• About Farm School

    "There are obviously two educations. One should teach us how to make a living and the other how to live."
    James Adams, from his essay "To 'Be' or to 'Do': A Note on American Education", 1929

    We're a Canadian family of five, farming, home schooling, and building our own house. I'm nowhere near as regular a blogger as I used to be.

    The kids are 18/Grade 12, 16/Grade 11, and 14/Grade 10.

    Contact me at becky(dot)farmschool(at)gmail(dot)com

  • Notable Quotables

    "If you want a golden rule that will fit everybody, this is it: Have nothing in your houses that you do not know to be useful, or believe to be beautiful."
    William Morris, from his lecture "The Beauty of Life"

    "‘Never look at an ugly thing twice. It is fatally easy to get accustomed to corrupting influences."
    English architect CFA Voysey (1857-1941)

    "The world of books is the most remarkable creation of man. Nothing else that he builds ever lasts. Monuments fall, nations perish, civilizations grow old and die out; and, after an era of darkness, new races build others. But in the world of books are volumes that have seen this happen again and again, and yet live on, still young, still as fresh as the day they were written, still telling men’s hearts of the hearts of men centuries dead."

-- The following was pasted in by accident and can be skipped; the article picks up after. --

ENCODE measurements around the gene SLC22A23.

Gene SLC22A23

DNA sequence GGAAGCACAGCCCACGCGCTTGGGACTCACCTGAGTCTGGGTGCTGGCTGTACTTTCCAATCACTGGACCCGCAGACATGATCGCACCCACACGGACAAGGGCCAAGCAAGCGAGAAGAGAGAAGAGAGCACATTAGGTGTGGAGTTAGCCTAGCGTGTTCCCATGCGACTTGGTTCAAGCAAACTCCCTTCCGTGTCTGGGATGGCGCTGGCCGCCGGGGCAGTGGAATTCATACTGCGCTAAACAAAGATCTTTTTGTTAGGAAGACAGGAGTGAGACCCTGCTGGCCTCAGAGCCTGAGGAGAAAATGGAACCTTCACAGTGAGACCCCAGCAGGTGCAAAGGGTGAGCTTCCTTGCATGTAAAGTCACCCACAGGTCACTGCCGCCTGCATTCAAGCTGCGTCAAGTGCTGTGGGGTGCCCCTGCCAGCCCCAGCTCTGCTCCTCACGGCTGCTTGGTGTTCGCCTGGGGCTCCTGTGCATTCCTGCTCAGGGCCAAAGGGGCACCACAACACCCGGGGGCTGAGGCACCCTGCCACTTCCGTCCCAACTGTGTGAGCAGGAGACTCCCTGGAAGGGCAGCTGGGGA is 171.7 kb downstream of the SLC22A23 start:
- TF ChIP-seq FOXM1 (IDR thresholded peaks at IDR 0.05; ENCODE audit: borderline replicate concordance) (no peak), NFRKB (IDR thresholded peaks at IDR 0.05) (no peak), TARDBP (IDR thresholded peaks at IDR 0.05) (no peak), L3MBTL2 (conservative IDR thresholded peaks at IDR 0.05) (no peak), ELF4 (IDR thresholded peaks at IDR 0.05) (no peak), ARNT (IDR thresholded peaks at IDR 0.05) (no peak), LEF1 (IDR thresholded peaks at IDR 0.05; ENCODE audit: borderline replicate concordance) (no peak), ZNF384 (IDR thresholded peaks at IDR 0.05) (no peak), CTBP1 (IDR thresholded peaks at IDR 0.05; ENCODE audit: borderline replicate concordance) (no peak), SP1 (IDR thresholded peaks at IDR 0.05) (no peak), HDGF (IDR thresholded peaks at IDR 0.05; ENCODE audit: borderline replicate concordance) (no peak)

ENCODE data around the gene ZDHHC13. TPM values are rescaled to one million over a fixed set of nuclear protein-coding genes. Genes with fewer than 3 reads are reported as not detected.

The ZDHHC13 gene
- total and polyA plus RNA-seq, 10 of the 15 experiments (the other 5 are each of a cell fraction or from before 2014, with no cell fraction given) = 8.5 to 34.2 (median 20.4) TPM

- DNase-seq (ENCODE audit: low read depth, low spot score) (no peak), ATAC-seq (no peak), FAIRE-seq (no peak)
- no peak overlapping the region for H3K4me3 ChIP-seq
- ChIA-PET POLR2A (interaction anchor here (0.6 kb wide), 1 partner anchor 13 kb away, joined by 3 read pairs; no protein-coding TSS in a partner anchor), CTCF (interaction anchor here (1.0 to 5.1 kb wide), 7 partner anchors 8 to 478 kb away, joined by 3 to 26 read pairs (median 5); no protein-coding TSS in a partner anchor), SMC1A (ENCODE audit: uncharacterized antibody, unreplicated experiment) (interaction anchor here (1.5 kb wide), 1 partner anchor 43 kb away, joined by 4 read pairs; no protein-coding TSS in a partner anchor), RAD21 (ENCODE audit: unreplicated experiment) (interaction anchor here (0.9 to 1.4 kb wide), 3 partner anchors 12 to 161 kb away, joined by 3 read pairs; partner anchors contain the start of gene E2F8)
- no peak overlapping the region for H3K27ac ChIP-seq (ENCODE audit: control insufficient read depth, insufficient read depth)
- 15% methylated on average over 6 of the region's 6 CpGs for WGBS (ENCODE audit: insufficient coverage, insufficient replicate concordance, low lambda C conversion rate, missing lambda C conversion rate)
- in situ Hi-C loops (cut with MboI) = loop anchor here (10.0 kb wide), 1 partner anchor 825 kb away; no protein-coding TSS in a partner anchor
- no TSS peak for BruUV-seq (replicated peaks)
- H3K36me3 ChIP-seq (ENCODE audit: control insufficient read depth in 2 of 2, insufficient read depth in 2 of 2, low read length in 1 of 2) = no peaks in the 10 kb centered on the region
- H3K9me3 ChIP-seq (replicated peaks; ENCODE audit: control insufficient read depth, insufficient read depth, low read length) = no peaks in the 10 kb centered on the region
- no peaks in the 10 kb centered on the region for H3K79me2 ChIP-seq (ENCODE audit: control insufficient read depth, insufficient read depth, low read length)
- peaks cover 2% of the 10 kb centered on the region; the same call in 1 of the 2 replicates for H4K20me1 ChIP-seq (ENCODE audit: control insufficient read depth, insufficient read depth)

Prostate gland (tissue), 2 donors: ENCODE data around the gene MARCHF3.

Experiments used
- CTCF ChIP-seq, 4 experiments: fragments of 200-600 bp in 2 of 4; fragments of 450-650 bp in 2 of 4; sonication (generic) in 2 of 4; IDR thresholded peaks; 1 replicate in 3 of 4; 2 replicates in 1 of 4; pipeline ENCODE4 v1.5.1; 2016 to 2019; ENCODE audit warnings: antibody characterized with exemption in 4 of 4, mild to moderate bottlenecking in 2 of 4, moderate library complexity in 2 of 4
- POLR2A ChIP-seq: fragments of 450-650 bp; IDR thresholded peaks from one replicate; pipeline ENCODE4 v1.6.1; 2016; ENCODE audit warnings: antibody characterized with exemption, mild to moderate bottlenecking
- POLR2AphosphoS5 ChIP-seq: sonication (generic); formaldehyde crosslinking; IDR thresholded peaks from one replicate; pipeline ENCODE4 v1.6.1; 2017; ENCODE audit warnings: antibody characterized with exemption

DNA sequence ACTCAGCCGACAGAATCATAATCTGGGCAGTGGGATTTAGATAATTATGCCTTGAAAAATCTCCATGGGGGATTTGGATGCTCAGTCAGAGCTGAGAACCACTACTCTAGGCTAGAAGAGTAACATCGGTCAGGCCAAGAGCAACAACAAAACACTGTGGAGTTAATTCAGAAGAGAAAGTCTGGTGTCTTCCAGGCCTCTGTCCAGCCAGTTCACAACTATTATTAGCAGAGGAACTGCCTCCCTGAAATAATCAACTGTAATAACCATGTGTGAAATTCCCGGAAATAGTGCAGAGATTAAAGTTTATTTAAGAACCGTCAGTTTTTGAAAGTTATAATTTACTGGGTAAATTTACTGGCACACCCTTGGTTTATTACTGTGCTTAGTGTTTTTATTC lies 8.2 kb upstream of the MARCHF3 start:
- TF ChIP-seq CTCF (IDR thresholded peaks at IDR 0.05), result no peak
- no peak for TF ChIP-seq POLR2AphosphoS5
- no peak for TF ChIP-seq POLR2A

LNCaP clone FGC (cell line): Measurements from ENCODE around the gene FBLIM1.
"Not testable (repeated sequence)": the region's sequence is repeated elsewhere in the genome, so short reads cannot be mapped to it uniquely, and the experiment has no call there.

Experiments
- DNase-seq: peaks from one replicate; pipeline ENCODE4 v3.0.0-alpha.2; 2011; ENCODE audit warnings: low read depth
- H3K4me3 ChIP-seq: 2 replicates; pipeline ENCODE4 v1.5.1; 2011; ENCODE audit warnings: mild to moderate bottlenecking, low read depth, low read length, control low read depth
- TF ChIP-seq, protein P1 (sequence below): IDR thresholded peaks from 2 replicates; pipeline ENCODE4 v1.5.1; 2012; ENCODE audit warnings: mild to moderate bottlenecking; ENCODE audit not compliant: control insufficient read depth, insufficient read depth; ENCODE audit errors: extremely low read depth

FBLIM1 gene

Clarence Day

    "Anyone who has a library and a garden wants for nothing."

    "Histories make men wise; poets, witty; the mathematics, subtile; natural philosophy, deep; moral, grave; logic and rhetoric, able to contend."
    Sir Francis Bacon, "Essays"

    "The chief aim of education is to show you, after you make a livelihood, how to enjoy living; and you can live longest and best and most rewardingly by attaining and preserving the happiness of learning."
    Gilbert Highet, "The Immortal Profession: The Joys of Teaching and Learning"

    "Good judgment comes from experience. Experience comes from bad judgment."
    Walter Wriston

    "I'd like to give you a piece of my mind."
    "Oh, I couldn't take the last piece."
    Ginger Rogers to Frances Mercer in "Vivacious Lady" (1938)

    "No race can prosper till it learns that there is as much dignity in tilling a field as in writing a poem."
    Booker T. Washington

    "Please accept my resignation. I don’t care to belong to any club that will have me as a member."
    Attributed to Groucho Marx in "The Groucho Letters" by Arthur Sheekman

    "If you can't say something good about someone, sit right here by me."
    Alice Roosevelt Longworth

    "If we bring a little joy into your humdrum lives, we feel all our hard work ain't been in vain for nothin'."
    Jean Hagen as "Lina Lamont" in "Singin' in the Rain" (1952)
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Beowulf: Everything really, really old is new again

Beowulf is back. Again. No, I’m not talking about the recent movie version, which came hard on the heels of the film Beowulf & Grendel (and its “making of” documentary, Wrath of Gods, which I’ve heard is supposed to be quite good).